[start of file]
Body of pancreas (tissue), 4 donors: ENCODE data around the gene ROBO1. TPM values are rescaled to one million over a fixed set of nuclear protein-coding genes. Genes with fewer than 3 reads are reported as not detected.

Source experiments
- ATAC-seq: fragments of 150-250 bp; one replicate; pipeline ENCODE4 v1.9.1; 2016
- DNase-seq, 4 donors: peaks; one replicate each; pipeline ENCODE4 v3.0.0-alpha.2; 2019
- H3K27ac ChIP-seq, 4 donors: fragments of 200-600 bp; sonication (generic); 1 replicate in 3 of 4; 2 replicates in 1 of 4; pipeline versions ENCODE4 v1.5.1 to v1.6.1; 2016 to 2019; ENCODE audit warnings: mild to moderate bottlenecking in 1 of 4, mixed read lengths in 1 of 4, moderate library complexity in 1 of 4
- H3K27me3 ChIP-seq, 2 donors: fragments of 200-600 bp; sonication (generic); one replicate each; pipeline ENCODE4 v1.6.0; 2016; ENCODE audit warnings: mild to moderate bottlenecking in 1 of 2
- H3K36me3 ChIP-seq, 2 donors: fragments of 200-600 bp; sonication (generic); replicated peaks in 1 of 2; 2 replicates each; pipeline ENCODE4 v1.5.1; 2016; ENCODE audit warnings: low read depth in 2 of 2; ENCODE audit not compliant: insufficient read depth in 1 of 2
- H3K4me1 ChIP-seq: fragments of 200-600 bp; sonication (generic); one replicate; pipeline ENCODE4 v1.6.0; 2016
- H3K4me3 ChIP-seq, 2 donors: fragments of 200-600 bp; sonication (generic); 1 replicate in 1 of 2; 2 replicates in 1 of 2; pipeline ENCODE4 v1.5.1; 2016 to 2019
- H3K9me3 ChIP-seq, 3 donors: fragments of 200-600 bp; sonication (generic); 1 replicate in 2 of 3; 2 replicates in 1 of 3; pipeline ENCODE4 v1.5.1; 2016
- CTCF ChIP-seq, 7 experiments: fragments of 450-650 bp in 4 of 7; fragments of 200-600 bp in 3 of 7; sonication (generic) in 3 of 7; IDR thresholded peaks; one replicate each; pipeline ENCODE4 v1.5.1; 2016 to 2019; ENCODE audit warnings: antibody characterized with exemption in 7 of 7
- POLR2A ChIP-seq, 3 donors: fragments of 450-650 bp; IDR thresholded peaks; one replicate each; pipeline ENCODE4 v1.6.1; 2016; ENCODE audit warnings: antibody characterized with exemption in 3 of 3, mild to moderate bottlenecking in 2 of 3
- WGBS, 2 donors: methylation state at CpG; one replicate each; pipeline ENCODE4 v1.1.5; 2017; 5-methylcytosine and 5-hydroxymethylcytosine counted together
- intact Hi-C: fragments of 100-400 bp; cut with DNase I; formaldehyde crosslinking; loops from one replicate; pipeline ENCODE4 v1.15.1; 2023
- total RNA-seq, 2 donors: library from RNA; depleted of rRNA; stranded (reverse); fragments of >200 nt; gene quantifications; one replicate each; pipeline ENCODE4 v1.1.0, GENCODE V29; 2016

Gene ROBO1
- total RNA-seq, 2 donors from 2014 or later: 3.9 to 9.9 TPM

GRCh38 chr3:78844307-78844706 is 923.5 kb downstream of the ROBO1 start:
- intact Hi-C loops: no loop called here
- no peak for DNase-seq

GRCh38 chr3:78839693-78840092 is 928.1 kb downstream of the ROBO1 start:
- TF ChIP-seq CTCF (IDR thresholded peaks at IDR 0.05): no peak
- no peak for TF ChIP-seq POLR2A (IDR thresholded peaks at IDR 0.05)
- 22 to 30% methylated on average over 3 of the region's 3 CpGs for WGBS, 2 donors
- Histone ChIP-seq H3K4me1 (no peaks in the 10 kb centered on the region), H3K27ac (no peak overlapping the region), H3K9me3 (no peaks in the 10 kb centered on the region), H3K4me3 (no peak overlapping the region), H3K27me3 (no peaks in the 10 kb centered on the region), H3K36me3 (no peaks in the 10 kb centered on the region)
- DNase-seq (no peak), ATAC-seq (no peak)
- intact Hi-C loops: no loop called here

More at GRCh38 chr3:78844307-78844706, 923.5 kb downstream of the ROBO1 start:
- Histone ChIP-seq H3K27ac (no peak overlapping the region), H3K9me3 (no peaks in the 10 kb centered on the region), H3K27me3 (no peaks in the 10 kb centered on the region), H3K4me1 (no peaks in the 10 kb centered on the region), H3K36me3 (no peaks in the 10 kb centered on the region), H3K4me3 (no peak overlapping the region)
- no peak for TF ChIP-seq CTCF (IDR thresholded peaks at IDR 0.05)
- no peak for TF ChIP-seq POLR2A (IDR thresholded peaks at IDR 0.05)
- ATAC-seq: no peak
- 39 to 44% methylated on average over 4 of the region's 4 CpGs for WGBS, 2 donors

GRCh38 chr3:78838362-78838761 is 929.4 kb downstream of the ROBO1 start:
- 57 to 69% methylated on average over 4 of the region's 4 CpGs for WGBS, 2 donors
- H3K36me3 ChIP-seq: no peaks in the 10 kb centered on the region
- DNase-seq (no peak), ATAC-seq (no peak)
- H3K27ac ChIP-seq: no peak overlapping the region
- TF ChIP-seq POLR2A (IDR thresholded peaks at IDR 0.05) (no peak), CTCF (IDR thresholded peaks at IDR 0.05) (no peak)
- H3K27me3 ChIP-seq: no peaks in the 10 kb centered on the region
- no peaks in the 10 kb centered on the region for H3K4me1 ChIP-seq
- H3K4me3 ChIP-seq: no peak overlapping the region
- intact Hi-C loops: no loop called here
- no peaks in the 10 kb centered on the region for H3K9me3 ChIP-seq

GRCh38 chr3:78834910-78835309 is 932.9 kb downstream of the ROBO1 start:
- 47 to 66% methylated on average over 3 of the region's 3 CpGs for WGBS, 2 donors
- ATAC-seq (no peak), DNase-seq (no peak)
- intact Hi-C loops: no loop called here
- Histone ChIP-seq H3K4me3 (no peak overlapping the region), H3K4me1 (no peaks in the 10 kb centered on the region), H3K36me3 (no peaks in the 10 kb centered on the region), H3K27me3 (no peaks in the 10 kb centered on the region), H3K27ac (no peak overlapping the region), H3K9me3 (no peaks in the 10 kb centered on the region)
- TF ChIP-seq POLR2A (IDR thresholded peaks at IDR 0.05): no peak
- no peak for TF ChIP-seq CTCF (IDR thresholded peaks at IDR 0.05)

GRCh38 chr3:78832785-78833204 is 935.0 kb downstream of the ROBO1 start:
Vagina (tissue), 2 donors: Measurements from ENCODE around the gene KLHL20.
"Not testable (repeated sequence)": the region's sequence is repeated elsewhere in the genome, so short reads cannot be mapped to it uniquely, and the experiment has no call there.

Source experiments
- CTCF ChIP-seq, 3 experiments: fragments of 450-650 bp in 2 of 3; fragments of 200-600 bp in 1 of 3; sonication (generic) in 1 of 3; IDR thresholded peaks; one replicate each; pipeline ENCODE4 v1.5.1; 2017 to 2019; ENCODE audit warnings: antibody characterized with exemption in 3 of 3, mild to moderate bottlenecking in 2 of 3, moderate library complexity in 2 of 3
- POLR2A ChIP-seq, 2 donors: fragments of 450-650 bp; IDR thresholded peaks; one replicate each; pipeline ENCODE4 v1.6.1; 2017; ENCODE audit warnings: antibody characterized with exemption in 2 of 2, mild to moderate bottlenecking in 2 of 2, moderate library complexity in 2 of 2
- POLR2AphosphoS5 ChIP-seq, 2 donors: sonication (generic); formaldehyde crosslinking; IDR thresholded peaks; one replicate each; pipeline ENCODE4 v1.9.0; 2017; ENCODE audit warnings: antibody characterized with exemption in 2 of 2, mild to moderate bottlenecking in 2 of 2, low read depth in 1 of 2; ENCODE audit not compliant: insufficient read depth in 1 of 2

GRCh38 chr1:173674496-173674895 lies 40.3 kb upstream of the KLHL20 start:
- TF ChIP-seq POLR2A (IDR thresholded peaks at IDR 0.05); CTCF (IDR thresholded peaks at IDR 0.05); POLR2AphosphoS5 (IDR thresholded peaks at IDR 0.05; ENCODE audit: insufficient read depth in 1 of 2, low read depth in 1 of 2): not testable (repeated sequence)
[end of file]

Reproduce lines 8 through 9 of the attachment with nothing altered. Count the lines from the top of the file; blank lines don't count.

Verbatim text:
- H3K4me1 ChIP-seq: fragments of 200-600 bp; sonication (generic); one replicate; pipeline ENCODE4 v1.6.0; 2016
- H3K4me3 ChIP-seq, 2 donors: fragments of 200-600 bp; sonication (generic); 1 replicate in 1 of 2; 2 replicates in 1 of 2; pipeline ENCODE4 v1.5.1; 2016 to 2019